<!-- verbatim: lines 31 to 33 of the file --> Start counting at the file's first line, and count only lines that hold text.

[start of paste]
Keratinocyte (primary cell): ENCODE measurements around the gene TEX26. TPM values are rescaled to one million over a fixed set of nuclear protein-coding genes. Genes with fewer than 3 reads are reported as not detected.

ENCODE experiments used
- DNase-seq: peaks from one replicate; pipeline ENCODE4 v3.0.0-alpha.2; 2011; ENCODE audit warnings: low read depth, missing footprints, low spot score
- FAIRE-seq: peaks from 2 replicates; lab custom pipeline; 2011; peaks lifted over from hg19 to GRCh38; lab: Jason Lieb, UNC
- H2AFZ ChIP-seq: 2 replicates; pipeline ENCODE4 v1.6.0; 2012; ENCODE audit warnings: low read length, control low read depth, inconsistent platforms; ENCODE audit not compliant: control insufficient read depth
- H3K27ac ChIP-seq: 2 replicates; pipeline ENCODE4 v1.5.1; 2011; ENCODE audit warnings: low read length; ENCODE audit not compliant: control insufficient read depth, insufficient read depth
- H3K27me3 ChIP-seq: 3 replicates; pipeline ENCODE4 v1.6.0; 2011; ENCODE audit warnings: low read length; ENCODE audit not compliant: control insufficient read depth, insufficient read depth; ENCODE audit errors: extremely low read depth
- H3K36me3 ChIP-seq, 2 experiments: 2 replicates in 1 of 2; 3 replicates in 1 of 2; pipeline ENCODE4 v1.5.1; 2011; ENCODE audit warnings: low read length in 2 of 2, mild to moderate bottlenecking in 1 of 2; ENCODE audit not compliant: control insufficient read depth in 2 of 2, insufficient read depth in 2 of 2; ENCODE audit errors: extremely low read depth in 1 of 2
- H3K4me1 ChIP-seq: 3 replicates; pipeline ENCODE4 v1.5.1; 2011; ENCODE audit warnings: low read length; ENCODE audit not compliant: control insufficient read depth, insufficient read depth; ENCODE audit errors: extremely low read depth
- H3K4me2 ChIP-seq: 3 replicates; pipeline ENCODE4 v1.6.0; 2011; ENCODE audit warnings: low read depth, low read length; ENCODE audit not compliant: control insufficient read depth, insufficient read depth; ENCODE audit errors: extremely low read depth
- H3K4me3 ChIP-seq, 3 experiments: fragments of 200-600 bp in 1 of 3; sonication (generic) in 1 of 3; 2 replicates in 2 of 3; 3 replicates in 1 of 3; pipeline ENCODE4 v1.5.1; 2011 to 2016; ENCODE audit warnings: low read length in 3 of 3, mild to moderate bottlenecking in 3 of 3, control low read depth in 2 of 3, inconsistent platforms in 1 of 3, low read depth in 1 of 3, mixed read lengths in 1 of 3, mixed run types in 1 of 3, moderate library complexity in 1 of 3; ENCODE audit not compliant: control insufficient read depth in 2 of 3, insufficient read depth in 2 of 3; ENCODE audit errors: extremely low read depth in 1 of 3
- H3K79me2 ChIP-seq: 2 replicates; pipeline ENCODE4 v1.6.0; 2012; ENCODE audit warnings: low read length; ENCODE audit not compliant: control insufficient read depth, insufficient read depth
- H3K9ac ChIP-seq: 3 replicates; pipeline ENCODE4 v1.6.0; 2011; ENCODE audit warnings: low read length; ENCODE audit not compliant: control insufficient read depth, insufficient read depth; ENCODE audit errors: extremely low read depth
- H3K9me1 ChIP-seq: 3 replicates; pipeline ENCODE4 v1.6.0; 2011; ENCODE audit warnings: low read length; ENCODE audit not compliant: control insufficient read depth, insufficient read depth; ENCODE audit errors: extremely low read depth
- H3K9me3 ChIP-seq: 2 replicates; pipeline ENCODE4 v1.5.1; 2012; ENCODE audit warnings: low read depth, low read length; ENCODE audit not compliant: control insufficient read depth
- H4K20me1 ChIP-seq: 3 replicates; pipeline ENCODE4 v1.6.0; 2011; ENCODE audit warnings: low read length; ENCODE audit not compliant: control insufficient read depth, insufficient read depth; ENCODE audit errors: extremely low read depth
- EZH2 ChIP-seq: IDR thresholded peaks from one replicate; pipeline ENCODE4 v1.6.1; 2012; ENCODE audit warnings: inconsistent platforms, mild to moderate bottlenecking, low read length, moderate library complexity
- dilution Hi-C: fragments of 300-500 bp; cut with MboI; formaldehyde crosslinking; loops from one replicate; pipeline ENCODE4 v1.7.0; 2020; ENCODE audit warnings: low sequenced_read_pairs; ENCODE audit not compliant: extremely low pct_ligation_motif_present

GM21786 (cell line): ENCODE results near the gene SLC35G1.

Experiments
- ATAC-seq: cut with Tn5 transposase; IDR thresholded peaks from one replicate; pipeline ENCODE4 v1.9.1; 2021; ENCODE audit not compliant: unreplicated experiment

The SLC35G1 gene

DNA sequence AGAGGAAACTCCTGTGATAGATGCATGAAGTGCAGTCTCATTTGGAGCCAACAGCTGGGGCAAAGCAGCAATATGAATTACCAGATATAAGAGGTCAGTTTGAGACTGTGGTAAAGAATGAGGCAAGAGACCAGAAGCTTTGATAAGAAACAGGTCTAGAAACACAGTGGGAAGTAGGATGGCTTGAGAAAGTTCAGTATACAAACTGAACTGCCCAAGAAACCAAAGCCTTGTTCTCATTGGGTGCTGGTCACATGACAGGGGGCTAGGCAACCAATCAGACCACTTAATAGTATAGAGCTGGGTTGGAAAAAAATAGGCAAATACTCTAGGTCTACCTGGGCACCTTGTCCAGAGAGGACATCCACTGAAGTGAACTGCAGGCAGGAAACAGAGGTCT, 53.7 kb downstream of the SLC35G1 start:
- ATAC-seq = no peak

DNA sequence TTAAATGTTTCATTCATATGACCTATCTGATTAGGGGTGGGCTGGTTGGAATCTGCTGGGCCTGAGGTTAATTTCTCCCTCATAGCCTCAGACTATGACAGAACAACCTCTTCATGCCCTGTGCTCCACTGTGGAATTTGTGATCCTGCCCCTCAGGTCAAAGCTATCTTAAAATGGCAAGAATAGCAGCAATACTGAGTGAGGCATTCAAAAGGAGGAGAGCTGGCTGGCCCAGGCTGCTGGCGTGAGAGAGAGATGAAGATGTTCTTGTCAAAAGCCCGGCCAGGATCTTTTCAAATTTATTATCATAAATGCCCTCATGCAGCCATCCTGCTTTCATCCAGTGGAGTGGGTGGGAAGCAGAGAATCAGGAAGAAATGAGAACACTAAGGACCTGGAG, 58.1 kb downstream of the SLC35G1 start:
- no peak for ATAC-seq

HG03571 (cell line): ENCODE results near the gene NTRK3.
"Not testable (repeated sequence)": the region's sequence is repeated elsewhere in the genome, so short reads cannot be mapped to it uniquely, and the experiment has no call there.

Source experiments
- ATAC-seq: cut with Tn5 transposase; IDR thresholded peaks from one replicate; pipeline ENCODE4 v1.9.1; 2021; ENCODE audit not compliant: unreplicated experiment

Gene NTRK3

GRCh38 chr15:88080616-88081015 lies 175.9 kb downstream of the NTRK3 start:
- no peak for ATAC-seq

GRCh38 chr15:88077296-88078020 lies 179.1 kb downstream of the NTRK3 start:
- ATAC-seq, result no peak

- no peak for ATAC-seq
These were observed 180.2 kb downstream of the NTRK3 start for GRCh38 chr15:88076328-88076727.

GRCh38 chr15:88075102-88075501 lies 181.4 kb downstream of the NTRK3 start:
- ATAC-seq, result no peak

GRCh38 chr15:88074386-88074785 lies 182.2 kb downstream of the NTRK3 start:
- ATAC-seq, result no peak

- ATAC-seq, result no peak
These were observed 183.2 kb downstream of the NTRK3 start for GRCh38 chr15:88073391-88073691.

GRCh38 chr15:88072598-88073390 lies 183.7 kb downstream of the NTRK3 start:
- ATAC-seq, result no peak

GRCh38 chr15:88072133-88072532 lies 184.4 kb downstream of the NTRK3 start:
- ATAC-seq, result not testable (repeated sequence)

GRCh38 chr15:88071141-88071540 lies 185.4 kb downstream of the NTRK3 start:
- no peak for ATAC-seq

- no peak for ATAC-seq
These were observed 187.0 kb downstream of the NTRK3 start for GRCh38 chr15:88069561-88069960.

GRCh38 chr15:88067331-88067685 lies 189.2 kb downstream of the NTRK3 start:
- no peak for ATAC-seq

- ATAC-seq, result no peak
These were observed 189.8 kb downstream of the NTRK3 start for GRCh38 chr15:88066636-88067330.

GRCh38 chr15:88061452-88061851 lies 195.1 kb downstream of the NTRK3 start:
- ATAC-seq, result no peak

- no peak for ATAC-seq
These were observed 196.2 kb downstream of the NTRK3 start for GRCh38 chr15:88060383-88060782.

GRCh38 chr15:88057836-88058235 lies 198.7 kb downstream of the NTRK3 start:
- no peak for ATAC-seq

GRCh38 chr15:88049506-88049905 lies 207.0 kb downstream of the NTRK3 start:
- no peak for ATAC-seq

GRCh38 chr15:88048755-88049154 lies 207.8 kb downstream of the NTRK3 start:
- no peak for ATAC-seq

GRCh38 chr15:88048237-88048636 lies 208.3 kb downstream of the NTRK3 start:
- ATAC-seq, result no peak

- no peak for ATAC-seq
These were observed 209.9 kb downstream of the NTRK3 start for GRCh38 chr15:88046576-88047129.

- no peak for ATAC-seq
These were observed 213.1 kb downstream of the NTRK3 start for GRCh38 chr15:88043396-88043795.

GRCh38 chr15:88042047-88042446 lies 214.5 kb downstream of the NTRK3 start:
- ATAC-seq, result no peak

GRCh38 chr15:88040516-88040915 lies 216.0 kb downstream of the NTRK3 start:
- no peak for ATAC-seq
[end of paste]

Gene NTRK3

GRCh38 chr15:88080616-88081015 lies 175.9 kb downstream of the NTRK3 start:
- no peak for ATAC-seq